Tens of thousands of Ontario workers were compensated last year after getting sick from exposure to toxins on the job, yet a new report commissioned by Premier Doug Ford’s government says many cases of workplace-related illness are being missed.
The report, to be released on Tuesday, is an independent review of Ontario’s system for preventing and responding to occupational diseases, such as cancers, lung conditions or neurological disorders that are linked to the working environment.
According to the report, workers may face difficulty in receiving a timely diagnosis or compensation due to the delayed onset of symptoms after being exposed to a toxin.
“The government has provided CBC News with a draft of the report, which highlights that employers, health-care providers, and workers often overlook the significant connection between workplace exposures and disease symptoms.”
In the year 2022, the Workplace Safety and Insurance Board (WSIB) of Ontario gave their approval to over 40,000 claims for occupational disease. Occupational disease refers to a condition that arises from being exposed to a physical, chemical, or biological agent in the workplace.
The government ordered the review last year and commissioned the MAP Centre for Urban Health Solutions at St Michael’s Hospital to produce the report.
According to the report, there is a lack of connection between the Ontario health and safety system and the healthcare system. Workers are responsible for navigating between these two systems independently.
Among the report’s key recommendations:
- Launch a public awareness campaign on occupation disease, focused on the link between work and health.
- Create an occupational disease surveillance system.
- Enhance the process of workplace medical evaluations.
Ontario’s labour minister will announce plans on Tuesday for a new system to track diseases and long-term illnesses acquired at work in response to the report.
Officials at the provincial level have informed CBC News that the government intends to establish the initial occupational exposure registry in Canada. This action, according to Labour Minister David Piccini, will enhance the efficiency of diagnosing diseases related to workplace exposure and improve compensation for workers.
In an interview, Piccini expressed that there are individuals who continue to get sick due to their occupation, and it is crucial for them to feel assured that both they and their family will receive proper support. Unfortunately, this level of care is lacking.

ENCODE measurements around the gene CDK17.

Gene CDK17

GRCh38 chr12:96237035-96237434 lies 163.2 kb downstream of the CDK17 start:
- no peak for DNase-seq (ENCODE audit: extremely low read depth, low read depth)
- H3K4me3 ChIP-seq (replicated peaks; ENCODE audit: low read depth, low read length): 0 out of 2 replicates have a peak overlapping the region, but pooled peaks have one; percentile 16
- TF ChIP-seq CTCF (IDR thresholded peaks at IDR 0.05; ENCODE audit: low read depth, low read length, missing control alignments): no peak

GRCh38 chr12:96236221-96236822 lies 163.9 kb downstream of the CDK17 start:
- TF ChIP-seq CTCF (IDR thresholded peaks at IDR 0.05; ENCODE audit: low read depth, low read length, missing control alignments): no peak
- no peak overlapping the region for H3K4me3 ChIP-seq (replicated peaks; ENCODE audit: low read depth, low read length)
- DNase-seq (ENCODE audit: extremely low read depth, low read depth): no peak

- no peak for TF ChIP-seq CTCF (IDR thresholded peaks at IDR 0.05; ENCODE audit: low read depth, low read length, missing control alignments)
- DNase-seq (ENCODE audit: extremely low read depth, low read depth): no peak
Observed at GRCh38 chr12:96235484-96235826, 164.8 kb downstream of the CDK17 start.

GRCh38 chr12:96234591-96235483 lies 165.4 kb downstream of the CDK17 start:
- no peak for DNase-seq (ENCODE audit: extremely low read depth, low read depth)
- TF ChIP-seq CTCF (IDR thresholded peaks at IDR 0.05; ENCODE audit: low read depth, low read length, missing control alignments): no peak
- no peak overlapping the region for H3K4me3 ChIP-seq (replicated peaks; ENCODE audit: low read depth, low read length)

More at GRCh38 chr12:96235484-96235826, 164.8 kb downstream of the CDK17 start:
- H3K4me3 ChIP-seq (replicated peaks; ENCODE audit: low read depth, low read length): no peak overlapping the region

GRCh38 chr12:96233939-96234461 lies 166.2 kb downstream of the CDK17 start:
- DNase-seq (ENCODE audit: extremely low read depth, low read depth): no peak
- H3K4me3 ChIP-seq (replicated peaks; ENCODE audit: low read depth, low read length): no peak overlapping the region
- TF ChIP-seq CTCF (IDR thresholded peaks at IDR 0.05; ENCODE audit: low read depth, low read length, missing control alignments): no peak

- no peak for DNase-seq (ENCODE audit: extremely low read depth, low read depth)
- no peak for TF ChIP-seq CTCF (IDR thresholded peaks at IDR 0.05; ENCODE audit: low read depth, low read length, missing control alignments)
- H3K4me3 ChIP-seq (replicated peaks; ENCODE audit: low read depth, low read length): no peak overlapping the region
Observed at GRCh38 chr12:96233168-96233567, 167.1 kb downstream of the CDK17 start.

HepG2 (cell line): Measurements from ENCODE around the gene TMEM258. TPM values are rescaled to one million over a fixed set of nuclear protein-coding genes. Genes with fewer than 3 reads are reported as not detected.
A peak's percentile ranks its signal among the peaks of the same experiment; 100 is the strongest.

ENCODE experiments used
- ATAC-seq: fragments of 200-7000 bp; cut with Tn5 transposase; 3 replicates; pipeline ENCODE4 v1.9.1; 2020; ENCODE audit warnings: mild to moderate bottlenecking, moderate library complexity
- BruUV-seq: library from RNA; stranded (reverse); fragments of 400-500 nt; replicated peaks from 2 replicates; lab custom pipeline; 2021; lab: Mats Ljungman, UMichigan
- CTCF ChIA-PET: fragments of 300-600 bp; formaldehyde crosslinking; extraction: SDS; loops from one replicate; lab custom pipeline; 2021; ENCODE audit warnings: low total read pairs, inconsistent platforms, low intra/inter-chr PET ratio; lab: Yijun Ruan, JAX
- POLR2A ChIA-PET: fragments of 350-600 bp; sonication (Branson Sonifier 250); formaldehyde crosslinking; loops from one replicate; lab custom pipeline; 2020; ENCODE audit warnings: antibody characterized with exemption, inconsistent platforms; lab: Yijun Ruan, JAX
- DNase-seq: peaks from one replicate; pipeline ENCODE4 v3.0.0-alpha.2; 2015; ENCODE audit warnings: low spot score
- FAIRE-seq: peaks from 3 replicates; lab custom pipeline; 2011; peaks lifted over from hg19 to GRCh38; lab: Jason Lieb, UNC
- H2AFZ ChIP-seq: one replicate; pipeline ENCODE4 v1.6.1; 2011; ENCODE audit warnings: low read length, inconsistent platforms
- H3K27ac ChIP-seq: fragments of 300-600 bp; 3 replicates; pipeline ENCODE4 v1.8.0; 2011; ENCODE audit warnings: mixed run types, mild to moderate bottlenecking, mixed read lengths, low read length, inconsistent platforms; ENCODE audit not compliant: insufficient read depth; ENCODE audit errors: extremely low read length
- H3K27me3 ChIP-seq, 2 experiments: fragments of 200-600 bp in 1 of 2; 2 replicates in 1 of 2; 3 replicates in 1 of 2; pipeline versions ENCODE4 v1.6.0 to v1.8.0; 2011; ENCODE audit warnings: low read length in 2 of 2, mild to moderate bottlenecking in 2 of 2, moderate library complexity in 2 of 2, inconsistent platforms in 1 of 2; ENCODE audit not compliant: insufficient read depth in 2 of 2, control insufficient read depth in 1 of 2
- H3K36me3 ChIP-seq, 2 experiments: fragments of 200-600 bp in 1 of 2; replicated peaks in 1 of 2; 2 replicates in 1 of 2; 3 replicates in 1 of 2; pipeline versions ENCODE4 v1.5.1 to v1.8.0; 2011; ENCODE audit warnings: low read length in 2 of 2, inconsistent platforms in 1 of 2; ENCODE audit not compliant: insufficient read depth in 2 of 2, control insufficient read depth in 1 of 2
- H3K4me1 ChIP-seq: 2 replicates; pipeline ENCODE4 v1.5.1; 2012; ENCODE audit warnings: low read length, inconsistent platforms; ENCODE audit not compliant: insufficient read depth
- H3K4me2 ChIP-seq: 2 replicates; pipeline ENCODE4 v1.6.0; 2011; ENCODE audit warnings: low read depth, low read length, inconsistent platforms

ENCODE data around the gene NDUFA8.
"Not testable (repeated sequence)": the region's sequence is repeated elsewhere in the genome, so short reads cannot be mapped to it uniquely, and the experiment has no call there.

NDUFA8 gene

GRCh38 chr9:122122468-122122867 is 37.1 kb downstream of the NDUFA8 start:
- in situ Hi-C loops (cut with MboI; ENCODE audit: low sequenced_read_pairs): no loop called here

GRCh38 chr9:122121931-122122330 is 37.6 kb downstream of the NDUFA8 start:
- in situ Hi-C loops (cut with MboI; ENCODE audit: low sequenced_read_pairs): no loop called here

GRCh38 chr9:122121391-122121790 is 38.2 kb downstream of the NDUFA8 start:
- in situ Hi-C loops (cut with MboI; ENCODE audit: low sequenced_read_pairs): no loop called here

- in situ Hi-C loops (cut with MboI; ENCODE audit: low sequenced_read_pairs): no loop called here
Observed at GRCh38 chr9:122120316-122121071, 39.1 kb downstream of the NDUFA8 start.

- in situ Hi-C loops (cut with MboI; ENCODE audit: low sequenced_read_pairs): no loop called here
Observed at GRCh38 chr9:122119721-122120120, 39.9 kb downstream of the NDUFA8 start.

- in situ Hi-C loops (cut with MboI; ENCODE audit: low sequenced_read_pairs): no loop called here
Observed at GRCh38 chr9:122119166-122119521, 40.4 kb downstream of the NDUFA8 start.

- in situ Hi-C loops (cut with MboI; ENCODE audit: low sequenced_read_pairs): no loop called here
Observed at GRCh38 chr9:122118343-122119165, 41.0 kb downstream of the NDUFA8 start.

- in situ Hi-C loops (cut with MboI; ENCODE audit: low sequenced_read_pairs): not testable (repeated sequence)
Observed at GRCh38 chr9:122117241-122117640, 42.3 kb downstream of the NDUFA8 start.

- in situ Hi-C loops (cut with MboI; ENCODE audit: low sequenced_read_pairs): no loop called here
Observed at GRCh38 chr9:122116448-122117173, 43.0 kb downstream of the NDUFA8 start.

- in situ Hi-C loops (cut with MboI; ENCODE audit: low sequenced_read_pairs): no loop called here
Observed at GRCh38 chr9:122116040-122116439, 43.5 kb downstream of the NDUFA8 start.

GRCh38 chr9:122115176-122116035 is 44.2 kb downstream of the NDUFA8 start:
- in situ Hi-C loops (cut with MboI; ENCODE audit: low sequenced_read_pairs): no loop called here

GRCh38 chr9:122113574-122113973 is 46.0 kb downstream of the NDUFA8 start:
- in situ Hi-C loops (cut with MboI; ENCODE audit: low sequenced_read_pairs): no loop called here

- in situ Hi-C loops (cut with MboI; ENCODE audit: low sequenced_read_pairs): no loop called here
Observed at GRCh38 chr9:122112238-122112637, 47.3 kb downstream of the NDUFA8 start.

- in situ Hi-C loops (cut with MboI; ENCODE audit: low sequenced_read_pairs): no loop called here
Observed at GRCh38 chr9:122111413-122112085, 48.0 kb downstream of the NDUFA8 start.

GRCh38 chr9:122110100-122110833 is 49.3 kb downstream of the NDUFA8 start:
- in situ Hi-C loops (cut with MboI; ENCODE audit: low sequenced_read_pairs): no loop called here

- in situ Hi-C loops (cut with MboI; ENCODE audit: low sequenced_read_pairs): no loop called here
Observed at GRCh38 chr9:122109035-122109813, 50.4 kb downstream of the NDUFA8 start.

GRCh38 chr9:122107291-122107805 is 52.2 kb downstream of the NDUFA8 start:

Last month, Ford selected Piccini as the new minister of labour, replacing Monte McNaughton who stepped down from his position to pursue a job in the private sector.
The causal links between some diseases and exposure to certain workplace toxins are clear, such as the cancer mesothelioma and asbestos.
In different circumstances, individuals who are employed or were previously employed have encountered protracted struggles to demonstrate that their occupation was the cause of their illness.
Thousands of miners in northern Ontario were compelled to breathe in McIntyre Powder, a form of aluminum oxide dust. Their employers had assured them that this substance would safeguard them against silicosis, a lung disease.
Instead, a number of these miners experienced the emergence of different respiratory conditions or neurological disorders, like Parkinson’s disease.
Only in the past few years, approximately forty years after the discontinuation of McIntyre Powder usage, Ontario’s WSIB initiated automatic compensation for miners who developed Parkinson’s disease as a result of exposure. The province officially apologized in 2022.
Janice Martell, the creator of the McIntyre Powder Project, expressed her approval of the government’s dedication to establish a provincial database documenting occupational exposure to a broader array of harmful substances.
“In order to stop the recurring problem of occupational disease, we must thoroughly examine the factors workers are being exposed to and understand their specific health concerns,” Martell stated during an interview.
Martell’s father, Jim Hobbs, inhaled McIntyre Powder while working as a miner and died in 2017 of Parkinson’s. She spearheaded the effort to gather the names and health status of former miners who had been exposed, crucial evidence toward establishing its link with disease.
Martell stated that workers have been in contact with substances for an extended period, substances that are acknowledged to be harmful.
When we visit a doctor, the doctor typically inquires about our family medical history and lifestyle habits, such as alcohol consumption and smoking. It is common for doctors to ask about our occupation and potential workplace hazards during medical appointments.
On Tuesday, the government will also unveil additional measures such as enhanced monitoring of silica exposure in the construction and mining sectors. Additionally, they will establish an occupational illness leadership table consisting of industry experts and worker advocates to provide guidance on implementing the recommendations outlined in the report.